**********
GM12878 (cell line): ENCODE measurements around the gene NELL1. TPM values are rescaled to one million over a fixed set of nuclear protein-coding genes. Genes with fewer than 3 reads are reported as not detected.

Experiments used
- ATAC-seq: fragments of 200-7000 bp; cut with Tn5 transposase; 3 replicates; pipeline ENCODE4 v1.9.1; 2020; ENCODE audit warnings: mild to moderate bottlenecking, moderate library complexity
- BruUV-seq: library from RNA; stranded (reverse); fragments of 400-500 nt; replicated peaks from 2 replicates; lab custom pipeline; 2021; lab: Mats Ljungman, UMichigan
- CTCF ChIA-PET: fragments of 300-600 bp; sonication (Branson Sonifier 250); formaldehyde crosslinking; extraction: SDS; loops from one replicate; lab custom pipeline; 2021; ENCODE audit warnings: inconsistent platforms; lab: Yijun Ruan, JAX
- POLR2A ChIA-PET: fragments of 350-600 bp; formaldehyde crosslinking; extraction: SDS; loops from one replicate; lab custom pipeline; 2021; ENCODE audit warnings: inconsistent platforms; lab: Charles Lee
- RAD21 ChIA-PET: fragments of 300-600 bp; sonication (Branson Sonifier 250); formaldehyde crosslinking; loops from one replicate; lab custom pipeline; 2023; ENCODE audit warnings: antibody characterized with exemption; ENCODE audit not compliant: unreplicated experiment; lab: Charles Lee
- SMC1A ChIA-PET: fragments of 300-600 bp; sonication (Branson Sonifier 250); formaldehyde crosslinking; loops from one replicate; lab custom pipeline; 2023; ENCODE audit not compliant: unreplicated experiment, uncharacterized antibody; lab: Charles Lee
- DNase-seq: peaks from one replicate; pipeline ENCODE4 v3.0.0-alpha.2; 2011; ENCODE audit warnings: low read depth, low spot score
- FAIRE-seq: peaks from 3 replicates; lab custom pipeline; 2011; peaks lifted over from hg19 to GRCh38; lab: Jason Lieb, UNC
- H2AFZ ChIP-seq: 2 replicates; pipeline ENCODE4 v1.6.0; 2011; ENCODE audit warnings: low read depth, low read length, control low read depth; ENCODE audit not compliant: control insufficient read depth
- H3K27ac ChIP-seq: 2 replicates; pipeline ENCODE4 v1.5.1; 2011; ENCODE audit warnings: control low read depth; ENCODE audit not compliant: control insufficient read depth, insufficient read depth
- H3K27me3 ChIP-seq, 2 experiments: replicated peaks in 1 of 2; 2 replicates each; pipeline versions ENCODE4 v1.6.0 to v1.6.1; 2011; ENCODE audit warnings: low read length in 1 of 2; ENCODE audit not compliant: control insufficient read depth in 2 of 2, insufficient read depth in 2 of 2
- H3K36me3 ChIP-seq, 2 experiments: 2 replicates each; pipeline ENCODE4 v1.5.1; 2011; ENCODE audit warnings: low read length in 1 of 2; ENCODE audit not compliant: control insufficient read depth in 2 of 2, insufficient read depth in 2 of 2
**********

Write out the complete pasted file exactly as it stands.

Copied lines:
GM12878 (cell line): ENCODE measurements around the gene NELL1. TPM values are rescaled to one million over a fixed set of nuclear protein-coding genes. Genes with fewer than 3 reads are reported as not detected.

Experiments used
- ATAC-seq: fragments of 200-7000 bp; cut with Tn5 transposase; 3 replicates; pipeline ENCODE4 v1.9.1; 2020; ENCODE audit warnings: mild to moderate bottlenecking, moderate library complexity
- BruUV-seq: library from RNA; stranded (reverse); fragments of 400-500 nt; replicated peaks from 2 replicates; lab custom pipeline; 2021; lab: Mats Ljungman, UMichigan
- CTCF ChIA-PET: fragments of 300-600 bp; sonication (Branson Sonifier 250); formaldehyde crosslinking; extraction: SDS; loops from one replicate; lab custom pipeline; 2021; ENCODE audit warnings: inconsistent platforms; lab: Yijun Ruan, JAX
- POLR2A ChIA-PET: fragments of 350-600 bp; formaldehyde crosslinking; extraction: SDS; loops from one replicate; lab custom pipeline; 2021; ENCODE audit warnings: inconsistent platforms; lab: Charles Lee
- RAD21 ChIA-PET: fragments of 300-600 bp; sonication (Branson Sonifier 250); formaldehyde crosslinking; loops from one replicate; lab custom pipeline; 2023; ENCODE audit warnings: antibody characterized with exemption; ENCODE audit not compliant: unreplicated experiment; lab: Charles Lee
- SMC1A ChIA-PET: fragments of 300-600 bp; sonication (Branson Sonifier 250); formaldehyde crosslinking; loops from one replicate; lab custom pipeline; 2023; ENCODE audit not compliant: unreplicated experiment, uncharacterized antibody; lab: Charles Lee
- DNase-seq: peaks from one replicate; pipeline ENCODE4 v3.0.0-alpha.2; 2011; ENCODE audit warnings: low read depth, low spot score
- FAIRE-seq: peaks from 3 replicates; lab custom pipeline; 2011; peaks lifted over from hg19 to GRCh38; lab: Jason Lieb, UNC
- H2AFZ ChIP-seq: 2 replicates; pipeline ENCODE4 v1.6.0; 2011; ENCODE audit warnings: low read depth, low read length, control low read depth; ENCODE audit not compliant: control insufficient read depth
- H3K27ac ChIP-seq: 2 replicates; pipeline ENCODE4 v1.5.1; 2011; ENCODE audit warnings: control low read depth; ENCODE audit not compliant: control insufficient read depth, insufficient read depth
- H3K27me3 ChIP-seq, 2 experiments: replicated peaks in 1 of 2; 2 replicates each; pipeline versions ENCODE4 v1.6.0 to v1.6.1; 2011; ENCODE audit warnings: low read length in 1 of 2; ENCODE audit not compliant: control insufficient read depth in 2 of 2, insufficient read depth in 2 of 2
- H3K36me3 ChIP-seq, 2 experiments: 2 replicates each; pipeline ENCODE4 v1.5.1; 2011; ENCODE audit warnings: low read length in 1 of 2; ENCODE audit not compliant: control insufficient read depth in 2 of 2, insufficient read depth in 2 of 2